Here at the Big Garden, not all our stories arrive safely at a happy ending.
One of No 11‘s twins, who were born just a couple of days ago, died yesterday afternoon.
It was Wet, the boy-lamb. He was probably an hour or two older than his sister Windy, and perhaps just a little larger and livelier. Both got off to a good start, with bottle-fed colostrum, moving on to the milk formula the following morning Though, oddly enough, in the morning, he seemed to be slightly smaller than his sister, and just a little bit less lively : but perhaps J had got that the wrong way round in the first place. Nevertheless, all seemed well at their 5pm feed.
But when J came back from the croft – just half an hour later, he immediately saw something wrong by the way Wet was lying down next to his sister.
It’s not normal for a sheep to lie on its side, flat to the ground – and its certainly not normal sleeping posture : it’s to do with conserving body heat. A young lamb might stretch out like that, dozing in warm sunshine – but only on a still dry day, on dry ground : that’s to do with relaxation – but could be about cooling down the body (that would be in the shade, though – and very unlikely in our climate!).
So a day-old lamb layed out flat on a cold concrete slab on a cloudy cold windy day?
I took it all in in a moment – and without stopping to question I scooped him up and rushed into the kitchen, opened up my outer clothes to get some of my body warmth into him, and did everything I could to provoke him back into consciousness. I could see he’d got ‘scour’ – acute diarrhoea, and so I got Denise making up some warm ‘electrolyte’ (a solution of glucose, bicarbonate of soda and salt – the universal emergency stablizing treatment), and I started administering it to the lamb with a syringe, little by very little.
The lamb responded : there was some attempts at bleating, and the little bursts of kicking that indicate the primitive fight to survive …
But then it was all over.
Just half an hour, from ‘well enough to not give cause for concern’, to dead. The cause would almost certainly be a clostridium bacteria : that’s the most common cause of death in lambs (and calves, kids and so on) in the first day or two of life, particularly in bottle-fed lambs that don’t receive protection through their mum’s milk.
I just sat with him for good while, wondering what mistake we might have made, what we could have done better. And just sad at the loss. And letting go.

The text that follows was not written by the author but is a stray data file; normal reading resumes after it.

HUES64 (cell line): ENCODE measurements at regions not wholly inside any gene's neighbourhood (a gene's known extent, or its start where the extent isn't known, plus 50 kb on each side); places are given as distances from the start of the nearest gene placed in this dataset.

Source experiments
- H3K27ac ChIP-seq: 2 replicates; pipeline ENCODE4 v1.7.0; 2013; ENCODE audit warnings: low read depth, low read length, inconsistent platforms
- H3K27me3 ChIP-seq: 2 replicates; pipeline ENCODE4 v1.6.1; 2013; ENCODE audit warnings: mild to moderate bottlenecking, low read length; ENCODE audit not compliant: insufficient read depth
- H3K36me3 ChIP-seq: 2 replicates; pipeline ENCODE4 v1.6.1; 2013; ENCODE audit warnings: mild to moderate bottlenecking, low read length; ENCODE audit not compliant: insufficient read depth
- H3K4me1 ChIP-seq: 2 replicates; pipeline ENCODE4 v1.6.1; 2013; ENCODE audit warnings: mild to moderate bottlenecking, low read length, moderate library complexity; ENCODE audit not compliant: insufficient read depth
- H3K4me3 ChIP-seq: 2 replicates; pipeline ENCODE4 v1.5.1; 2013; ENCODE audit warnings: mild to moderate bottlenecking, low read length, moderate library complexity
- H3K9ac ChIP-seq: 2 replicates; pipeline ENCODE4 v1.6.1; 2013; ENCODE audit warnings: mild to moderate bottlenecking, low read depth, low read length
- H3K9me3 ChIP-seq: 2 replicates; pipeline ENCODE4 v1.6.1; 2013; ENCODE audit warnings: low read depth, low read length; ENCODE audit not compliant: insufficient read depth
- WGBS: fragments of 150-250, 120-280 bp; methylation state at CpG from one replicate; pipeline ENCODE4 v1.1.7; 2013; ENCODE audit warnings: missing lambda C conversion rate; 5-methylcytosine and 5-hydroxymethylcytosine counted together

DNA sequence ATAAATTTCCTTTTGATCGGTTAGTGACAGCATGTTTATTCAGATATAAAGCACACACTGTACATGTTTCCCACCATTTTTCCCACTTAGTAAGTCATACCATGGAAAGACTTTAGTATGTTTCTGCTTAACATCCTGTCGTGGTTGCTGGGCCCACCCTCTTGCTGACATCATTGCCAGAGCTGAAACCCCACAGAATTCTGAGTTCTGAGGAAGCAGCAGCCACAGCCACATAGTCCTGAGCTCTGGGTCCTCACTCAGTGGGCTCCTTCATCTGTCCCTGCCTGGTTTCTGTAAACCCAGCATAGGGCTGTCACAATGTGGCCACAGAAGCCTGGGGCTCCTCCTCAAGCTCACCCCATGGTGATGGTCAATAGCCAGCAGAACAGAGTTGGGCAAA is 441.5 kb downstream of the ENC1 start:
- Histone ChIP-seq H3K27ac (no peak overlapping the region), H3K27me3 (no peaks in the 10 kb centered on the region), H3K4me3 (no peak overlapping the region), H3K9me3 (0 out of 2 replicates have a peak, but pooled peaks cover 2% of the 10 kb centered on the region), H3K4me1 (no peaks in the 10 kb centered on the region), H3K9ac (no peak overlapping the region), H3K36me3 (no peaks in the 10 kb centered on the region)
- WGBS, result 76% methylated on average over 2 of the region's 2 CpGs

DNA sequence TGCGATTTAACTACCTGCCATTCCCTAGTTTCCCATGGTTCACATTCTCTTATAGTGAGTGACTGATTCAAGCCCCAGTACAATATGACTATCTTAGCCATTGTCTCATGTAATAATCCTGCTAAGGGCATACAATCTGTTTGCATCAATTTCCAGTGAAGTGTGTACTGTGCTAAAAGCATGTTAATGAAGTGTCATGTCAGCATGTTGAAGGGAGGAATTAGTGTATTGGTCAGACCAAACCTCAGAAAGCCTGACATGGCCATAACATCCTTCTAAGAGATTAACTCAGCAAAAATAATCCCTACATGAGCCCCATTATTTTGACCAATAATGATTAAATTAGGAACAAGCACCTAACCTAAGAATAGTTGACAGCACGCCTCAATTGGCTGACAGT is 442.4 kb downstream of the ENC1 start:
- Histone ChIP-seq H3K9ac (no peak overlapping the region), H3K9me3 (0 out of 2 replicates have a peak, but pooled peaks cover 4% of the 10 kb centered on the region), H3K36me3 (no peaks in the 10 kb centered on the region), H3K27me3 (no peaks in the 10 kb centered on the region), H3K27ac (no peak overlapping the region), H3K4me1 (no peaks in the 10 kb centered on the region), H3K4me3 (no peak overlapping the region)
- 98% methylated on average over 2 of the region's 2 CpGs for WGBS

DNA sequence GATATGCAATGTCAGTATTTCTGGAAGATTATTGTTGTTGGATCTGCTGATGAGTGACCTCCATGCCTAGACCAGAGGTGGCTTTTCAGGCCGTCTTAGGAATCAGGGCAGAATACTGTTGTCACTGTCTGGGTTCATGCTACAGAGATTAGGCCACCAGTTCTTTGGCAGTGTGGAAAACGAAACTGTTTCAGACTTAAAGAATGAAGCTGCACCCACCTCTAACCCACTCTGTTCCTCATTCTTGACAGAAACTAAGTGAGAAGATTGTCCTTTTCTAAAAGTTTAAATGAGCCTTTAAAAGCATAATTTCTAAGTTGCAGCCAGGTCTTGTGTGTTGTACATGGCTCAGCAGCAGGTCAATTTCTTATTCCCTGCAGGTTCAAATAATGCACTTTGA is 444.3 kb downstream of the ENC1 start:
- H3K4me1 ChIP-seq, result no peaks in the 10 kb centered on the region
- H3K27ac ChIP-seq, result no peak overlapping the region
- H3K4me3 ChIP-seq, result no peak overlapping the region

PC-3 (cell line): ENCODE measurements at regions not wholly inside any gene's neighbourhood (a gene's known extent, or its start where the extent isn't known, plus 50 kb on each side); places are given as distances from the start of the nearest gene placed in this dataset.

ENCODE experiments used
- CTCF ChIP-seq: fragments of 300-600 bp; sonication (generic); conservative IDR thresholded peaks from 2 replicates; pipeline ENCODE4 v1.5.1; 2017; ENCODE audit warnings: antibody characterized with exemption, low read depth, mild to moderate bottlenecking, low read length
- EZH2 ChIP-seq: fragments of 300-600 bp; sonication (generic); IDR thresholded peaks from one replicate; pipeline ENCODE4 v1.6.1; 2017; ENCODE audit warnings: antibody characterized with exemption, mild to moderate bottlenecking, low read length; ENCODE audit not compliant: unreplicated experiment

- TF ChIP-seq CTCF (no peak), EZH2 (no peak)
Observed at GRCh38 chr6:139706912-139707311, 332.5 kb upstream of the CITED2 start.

Jonathan and Denise >
Let’s finish this reminding ourselves those that are living – that are thriving.
Vote for your favourite of these photos by clicking on a heart.
Yesterday was sunny and dry, but today it’s Windy and Wet. They’re girl and boy twins. Their mum, No 11, can be relied on to give birth on a day like this. She does it for the sympathy – certainly not for the sake of the lambs! No 11 can be relied on, also, to produce twins – and both good-sized healthy lambs, too.
The reason she produces good twins every year is because at tupping time she’s in really good condition – long black glossy locks, an optimum of body fat … irresistable to the ram, and perfect for conception and gestation. The reason she’s in such good condition is because, during the summer, she wasn’t feeding any lambs – all that summer grass was just for her. Just what a girl needs after a five month pregnancy on winter rations, culminating in the trauma of lamb-birth. And the reason she wasn’t feeding lambs all summer? Well, that’s because she worked out the year before that she could rely on us to do that for her!
And so we go on from year to year: No 11 produces two lambs ; we feed the lambs ; she spends the summer restoring her figure and good looks ; and in spring we start over again!
This all started the year No 11 developed mastitis on one side. She’s been lopsided ever since ; and as lambing approaches she’s been so lopsided she finds it difficult to walk. To be fair, she must be very uncomfortable. Whether even non-mastisis side actually produces milk is arguable. When J has tried to get her started it’s produced a little colustrum – with difficulty, but that’s not the critical issue (if you’ll pardon the pun). She just won’t stand still long enough for even one lamb to suckle, let alone two to take turns. We do give her a chance ; but on a day like today (and it’s always on a day like today – wet, windy, and deathly to newborn lambs) the lambs can’t afford to ‘wait and see’. A clever strategy by No 11 ?
I feel really bad carrying those lambs away with their mum bleating out for them – oh I do so! (She does care about them – just not for them.) And this year, I found the lambs before they started to develop hypothermia, so they’ve been strong enough to bleat at full power for their mum, poor things! Help! Mummy! Help! But, you know what, it’s surprising how quickly mum and lambs come to terms with their situation. Her udder dries up, and they learn to love the bottle.
Right now, Windy and Wet are dozing under a gentle heat lamp in our garden store, their tummies filled up with colostrum out of a packet.
Denise: Jonathan was down on the beach again, and yes in his boiler suit and wellies, as usual. Tilly went too – she stood in the water with a stick of kelp for Jonathan to throw. Rhubarb didn’t stand in the water, but stood back, afraid to get his hooves wet. When Tilly came back with the kelp stem and wanted Rhubarb to play with it, Rhubarb tucked his head under Tilly’s tummy in search of milk. Tilly ran off along the water’s edge, and Rhubarb ran after her, alternately skipping so hard as almost to sumersault, and turning back to Jonathan and bleating. I called them back to the house for lunch. Home-made bread and soup for us, then fruit – and tidbits for Tilly. For Rhubarb? There’s a bottle of milk warming.